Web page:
3) If you are not adept at line editing (and even if you are), hire a Grammar Fascista™ or Fascisto™. You need at least one more pair of eyes to go over your stuff to make sure that your form is as perfect as your content. Trust me: agents and editors care about spelling and grammar--more than you'll ever know. They are the gatekeepers to the Holy Land of Publishing; if you don't get past them, you'll be forever on the outside.

4) Do meticulous research to find five agents who will be such a great fit for you and your work that they will weep with joy upon reading your query/synopsis/manuscript, then call you immediately afterward with a fat contract in hand.

5) Write a synopsis that highlights the brilliance of your book and a query letter that shows what an interesting, hard-working, affable, sane, and easy-to-get-along-with person you are.

6) Send the appropriate packages (you'll know EXACTLY what they want, since you've done the meticulous research required in step 4) to all five. In this case, five is NOT 'right out.'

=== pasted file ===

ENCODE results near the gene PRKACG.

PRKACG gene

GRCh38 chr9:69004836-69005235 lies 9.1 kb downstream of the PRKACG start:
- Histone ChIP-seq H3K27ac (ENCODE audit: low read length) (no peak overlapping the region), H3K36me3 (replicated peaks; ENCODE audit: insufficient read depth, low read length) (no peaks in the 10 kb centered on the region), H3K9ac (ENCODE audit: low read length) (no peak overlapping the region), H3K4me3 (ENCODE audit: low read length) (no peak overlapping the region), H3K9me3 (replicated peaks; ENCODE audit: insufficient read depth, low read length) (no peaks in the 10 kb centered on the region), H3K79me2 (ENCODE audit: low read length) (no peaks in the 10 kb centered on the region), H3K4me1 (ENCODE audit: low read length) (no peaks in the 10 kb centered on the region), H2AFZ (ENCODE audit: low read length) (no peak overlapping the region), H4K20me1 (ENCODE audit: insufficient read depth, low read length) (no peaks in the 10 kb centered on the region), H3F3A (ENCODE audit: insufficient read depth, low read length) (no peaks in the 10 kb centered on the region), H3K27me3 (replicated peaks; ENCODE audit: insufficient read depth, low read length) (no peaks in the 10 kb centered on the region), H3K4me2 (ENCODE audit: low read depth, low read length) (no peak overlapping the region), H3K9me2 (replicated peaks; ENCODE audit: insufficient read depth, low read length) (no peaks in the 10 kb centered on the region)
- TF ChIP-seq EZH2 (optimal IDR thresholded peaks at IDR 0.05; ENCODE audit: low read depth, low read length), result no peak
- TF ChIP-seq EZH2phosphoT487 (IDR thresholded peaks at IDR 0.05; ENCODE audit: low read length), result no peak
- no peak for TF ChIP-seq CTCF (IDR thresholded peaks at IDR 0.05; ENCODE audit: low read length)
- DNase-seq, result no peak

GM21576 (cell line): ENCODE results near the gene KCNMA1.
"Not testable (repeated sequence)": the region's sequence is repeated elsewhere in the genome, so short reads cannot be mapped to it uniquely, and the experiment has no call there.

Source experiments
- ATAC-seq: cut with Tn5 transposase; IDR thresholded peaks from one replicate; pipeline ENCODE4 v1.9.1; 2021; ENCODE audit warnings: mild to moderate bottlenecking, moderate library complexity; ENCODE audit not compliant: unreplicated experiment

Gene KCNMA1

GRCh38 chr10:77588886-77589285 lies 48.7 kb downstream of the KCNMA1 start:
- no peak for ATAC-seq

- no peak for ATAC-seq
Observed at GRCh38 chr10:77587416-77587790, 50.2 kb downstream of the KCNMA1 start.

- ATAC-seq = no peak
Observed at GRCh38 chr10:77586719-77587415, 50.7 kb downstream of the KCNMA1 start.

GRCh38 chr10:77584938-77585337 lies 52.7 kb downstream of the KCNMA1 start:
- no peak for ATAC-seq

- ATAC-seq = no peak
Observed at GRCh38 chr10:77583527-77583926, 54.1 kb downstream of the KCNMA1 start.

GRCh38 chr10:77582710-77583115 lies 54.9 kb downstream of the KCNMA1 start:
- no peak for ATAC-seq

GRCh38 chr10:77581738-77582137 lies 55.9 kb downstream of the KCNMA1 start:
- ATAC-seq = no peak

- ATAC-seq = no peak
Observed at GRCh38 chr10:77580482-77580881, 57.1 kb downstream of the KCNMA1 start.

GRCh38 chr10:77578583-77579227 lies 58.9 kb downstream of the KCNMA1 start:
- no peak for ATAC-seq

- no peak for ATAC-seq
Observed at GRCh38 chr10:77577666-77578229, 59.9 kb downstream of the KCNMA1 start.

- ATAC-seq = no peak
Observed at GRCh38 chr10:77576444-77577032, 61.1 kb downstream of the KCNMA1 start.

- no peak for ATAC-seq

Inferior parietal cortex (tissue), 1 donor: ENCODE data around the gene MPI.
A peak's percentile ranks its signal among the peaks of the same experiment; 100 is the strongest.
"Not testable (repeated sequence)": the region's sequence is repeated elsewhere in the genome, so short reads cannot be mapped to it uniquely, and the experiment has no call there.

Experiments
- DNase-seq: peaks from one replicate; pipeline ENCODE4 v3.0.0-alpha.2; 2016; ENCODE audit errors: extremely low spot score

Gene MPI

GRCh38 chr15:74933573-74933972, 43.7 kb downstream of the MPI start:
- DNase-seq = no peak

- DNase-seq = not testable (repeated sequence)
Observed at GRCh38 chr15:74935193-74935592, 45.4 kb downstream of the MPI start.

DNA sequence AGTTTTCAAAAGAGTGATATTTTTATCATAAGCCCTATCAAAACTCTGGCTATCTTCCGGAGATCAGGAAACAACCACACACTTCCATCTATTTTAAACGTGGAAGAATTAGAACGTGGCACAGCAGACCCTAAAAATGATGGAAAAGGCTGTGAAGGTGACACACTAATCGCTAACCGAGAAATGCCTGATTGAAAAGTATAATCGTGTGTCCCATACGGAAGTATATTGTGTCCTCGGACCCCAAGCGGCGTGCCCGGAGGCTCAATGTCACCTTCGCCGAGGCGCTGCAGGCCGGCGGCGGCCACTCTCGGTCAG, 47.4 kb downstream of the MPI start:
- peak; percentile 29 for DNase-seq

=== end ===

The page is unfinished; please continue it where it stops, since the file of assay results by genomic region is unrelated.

7) In the many months you will wait to hear back from any of those fine, but beleaguered souls, repeat steps 1 through 6. Several times, if possible.

8) When the perfect agent calls, telling you that s/he's already shopped your manuscript around and has competing offers from a couple of different publishing houses, make sure to call your lawyer to ensure you get the very best deal you can. If you don't have one, you may use mine. He's spendy, but worth every penny. Drop those lawyer prejudices. Lawyers exist to promote and defend the rights of their clients. In this case, that means you.

9) Be willing to do your part in marketing your book. Visit your cousins in Kansas or your aunt in New Hampshire and set up signings and/or readings at the local bookstores there. Set up a professional-looking website and a cre8Buzz page so that your fans can have access to more of you. Make sure that you display to your agent the requisite enthusiasm for these chores; it will go a long way towards helping him/her convince the editor (who must then convince the publishing house's sales force) that you mean business. If you're on board, they'll be on board. Then get out there and work it, baby, work it. And hopefully the sales force will, too.